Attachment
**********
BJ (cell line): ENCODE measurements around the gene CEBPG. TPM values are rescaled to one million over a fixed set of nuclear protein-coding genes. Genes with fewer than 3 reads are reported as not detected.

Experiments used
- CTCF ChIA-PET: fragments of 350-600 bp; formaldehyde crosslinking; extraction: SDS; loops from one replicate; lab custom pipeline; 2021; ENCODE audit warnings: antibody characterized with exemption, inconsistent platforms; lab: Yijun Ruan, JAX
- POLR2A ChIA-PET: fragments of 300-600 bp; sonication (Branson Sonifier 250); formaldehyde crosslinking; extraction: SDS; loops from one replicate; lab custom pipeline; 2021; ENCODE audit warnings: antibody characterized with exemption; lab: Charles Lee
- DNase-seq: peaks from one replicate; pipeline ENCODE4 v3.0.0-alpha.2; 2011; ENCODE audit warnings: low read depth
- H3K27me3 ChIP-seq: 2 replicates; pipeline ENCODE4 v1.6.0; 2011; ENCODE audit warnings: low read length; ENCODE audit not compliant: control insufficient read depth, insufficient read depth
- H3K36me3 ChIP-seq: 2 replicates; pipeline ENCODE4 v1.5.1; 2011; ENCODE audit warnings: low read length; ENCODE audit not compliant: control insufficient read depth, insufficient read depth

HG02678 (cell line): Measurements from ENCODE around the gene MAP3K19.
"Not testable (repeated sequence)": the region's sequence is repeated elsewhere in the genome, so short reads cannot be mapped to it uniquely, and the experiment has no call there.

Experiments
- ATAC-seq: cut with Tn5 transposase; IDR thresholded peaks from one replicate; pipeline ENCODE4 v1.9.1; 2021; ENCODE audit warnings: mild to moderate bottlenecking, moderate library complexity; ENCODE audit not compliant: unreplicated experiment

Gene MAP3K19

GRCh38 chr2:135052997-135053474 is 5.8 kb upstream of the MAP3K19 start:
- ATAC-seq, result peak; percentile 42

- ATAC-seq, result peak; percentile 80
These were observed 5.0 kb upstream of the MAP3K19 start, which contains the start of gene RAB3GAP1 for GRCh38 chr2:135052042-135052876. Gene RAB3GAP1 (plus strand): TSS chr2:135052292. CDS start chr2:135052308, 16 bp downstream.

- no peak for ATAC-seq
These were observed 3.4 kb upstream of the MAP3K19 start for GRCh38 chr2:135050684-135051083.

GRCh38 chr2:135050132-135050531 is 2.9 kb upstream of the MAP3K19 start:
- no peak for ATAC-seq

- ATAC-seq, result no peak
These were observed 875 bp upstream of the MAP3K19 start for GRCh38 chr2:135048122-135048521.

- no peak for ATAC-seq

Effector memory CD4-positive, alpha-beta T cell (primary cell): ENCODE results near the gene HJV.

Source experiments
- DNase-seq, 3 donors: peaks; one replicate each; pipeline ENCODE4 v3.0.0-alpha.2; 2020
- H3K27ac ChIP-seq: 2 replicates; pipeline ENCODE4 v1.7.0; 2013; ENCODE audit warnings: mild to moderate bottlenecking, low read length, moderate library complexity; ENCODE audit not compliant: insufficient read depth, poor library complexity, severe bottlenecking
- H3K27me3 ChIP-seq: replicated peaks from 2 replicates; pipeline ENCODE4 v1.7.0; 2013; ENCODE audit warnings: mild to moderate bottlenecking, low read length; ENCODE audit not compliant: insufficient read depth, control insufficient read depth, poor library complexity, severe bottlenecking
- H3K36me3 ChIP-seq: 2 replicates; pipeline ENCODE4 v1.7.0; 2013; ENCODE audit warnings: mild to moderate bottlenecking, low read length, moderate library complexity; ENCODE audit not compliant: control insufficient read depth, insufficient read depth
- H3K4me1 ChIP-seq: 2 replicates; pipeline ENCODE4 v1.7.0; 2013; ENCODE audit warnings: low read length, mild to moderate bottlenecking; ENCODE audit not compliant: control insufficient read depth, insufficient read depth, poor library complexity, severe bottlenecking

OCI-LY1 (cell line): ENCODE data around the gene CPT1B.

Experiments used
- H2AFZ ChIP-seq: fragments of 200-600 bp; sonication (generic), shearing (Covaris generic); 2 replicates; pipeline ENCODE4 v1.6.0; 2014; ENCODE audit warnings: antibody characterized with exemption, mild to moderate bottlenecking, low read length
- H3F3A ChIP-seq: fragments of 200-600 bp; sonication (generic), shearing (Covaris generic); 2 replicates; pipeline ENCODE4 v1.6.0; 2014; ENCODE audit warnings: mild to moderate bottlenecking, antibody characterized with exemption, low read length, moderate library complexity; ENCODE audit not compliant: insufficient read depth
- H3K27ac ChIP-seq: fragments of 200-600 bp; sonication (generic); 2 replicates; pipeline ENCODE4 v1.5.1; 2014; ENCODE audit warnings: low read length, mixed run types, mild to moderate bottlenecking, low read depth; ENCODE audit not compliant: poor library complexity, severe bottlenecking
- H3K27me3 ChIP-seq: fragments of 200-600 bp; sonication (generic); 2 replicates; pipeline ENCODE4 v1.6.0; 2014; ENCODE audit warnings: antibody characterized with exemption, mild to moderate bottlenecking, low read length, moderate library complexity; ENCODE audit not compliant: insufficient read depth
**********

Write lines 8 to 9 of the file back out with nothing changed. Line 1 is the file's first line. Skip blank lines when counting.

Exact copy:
HG02678 (cell line): Measurements from ENCODE around the gene MAP3K19.
"Not testable (repeated sequence)": the region's sequence is repeated elsewhere in the genome, so short reads cannot be mapped to it uniquely, and the experiment has no call there.